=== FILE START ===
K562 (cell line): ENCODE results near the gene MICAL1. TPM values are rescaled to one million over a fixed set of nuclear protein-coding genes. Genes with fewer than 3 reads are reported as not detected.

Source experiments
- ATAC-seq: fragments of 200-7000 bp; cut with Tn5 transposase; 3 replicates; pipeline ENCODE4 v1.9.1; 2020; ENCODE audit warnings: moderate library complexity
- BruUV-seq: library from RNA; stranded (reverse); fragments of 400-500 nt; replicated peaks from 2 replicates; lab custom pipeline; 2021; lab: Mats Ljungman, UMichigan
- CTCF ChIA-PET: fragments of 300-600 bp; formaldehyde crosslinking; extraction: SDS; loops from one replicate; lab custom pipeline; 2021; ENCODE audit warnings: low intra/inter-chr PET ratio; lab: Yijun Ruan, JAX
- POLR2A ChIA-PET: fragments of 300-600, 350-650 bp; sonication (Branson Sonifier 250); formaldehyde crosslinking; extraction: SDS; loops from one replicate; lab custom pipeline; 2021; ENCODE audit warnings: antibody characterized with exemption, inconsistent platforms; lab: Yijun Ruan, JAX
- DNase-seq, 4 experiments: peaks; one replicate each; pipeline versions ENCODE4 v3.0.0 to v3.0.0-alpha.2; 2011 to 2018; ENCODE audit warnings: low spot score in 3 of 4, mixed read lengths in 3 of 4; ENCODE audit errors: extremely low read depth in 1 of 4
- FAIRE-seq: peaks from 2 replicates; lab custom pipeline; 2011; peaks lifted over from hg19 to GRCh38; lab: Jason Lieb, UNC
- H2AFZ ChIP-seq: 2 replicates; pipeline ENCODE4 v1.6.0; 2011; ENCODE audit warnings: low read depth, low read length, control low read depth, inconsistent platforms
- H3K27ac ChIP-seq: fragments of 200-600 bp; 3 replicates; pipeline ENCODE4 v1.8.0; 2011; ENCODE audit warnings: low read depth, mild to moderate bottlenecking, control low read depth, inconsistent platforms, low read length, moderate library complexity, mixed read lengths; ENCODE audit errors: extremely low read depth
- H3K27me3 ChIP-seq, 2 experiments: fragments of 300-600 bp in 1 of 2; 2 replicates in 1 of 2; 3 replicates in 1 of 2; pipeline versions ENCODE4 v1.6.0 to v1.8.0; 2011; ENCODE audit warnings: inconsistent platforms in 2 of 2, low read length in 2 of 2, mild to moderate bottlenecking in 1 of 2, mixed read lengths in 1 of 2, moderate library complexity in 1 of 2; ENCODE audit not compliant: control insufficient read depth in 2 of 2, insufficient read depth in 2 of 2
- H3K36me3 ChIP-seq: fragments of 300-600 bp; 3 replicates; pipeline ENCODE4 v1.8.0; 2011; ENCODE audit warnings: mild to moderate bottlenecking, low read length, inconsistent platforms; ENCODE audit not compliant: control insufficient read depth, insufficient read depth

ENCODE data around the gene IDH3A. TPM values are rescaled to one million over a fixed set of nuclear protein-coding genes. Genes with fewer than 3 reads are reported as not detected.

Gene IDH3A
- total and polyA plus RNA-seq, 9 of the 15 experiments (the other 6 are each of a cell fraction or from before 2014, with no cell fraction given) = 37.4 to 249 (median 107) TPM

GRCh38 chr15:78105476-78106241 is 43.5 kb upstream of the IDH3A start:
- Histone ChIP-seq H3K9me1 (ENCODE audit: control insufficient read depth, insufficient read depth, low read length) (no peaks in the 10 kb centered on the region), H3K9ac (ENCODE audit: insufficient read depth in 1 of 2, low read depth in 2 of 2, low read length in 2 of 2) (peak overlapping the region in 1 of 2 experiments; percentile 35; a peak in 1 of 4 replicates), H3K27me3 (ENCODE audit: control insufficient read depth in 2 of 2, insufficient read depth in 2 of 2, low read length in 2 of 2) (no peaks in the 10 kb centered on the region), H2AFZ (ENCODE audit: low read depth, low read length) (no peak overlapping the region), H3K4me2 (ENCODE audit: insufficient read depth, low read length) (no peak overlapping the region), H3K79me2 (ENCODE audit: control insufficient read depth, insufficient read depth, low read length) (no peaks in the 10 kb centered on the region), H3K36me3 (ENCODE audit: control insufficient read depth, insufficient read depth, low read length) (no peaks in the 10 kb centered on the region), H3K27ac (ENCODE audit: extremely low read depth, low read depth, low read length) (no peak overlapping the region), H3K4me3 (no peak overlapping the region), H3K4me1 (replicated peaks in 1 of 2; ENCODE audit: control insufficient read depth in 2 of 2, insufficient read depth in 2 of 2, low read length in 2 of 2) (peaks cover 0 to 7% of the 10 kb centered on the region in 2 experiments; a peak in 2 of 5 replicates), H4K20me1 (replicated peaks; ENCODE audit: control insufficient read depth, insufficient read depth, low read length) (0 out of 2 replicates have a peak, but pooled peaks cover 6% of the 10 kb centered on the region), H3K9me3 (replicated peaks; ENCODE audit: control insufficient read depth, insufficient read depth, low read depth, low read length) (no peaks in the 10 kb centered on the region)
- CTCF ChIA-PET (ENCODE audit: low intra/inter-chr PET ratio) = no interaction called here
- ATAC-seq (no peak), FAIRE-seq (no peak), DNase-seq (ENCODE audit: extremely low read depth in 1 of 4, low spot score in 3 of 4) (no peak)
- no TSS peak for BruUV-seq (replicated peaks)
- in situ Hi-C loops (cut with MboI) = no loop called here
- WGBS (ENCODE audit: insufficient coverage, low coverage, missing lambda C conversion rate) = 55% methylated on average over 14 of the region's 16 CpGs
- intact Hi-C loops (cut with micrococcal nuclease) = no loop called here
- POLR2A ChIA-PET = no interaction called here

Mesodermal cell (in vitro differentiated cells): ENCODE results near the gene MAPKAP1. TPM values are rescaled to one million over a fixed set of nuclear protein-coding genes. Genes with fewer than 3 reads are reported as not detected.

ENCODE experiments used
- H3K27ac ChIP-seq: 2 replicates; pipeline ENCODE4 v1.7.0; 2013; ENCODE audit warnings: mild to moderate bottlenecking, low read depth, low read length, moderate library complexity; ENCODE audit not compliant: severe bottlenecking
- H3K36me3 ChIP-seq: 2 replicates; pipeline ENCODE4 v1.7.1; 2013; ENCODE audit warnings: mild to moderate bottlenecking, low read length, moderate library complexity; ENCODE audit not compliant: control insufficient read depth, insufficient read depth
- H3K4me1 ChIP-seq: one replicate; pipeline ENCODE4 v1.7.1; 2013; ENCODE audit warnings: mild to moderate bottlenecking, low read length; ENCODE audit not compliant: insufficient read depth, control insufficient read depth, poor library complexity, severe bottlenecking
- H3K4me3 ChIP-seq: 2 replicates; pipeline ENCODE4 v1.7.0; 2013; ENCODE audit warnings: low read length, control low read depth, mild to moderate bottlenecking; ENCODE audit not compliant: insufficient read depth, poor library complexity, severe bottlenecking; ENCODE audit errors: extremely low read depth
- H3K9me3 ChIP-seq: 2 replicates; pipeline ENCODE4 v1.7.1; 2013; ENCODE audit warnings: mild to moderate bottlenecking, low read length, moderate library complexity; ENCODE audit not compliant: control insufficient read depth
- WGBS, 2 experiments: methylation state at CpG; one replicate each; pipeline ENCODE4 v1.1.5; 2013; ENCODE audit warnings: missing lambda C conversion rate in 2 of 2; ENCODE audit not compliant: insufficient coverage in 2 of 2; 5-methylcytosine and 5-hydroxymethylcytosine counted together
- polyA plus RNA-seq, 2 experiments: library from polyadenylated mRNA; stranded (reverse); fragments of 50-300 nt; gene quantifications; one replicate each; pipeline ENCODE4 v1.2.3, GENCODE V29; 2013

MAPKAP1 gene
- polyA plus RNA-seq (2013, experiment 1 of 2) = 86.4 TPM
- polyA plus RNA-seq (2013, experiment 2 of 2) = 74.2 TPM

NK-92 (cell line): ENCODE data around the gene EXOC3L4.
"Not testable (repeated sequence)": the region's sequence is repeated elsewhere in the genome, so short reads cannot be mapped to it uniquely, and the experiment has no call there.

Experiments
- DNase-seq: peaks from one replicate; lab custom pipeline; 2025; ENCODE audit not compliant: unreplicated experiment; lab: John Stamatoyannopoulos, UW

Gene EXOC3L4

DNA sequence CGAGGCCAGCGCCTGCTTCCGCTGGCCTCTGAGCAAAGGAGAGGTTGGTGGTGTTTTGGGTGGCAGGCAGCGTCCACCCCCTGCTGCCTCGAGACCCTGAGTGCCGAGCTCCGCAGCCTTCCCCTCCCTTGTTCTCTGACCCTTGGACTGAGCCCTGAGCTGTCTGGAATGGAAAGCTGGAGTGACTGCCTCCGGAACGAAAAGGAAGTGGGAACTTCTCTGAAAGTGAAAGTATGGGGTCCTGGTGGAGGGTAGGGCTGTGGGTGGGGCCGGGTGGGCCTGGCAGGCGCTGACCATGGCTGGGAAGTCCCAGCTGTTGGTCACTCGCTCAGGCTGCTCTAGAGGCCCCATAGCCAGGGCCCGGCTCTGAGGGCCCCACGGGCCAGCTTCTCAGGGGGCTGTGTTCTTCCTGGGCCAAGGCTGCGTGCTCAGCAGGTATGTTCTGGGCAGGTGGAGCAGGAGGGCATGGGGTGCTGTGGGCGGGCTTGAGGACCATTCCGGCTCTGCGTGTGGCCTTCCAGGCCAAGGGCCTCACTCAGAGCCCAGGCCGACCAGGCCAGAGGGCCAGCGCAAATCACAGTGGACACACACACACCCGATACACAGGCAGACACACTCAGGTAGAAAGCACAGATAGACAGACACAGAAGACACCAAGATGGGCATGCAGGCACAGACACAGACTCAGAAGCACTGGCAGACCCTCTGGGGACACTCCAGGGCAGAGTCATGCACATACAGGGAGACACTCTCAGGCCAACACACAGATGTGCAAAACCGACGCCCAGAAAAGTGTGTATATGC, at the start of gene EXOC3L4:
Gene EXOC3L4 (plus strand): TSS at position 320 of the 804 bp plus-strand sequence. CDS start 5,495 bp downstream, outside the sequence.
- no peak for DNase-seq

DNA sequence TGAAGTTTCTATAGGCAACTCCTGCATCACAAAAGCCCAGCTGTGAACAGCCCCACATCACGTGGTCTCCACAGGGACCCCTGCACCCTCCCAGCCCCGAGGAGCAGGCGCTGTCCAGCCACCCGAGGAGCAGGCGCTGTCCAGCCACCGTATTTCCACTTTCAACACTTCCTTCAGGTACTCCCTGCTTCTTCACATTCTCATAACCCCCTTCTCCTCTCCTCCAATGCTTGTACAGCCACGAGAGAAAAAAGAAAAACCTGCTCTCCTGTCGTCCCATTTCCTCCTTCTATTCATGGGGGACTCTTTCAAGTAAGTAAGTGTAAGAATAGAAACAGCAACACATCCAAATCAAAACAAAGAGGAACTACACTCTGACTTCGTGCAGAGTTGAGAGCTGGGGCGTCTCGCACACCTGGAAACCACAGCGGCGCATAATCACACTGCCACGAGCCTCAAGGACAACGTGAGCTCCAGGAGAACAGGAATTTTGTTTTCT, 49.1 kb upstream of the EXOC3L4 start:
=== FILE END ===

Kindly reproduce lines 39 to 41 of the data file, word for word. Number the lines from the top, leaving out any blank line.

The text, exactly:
Experiments
- DNase-seq: peaks from one replicate; lab custom pipeline; 2025; ENCODE audit not compliant: unreplicated experiment; lab: John Stamatoyannopoulos, UW

Gene EXOC3L4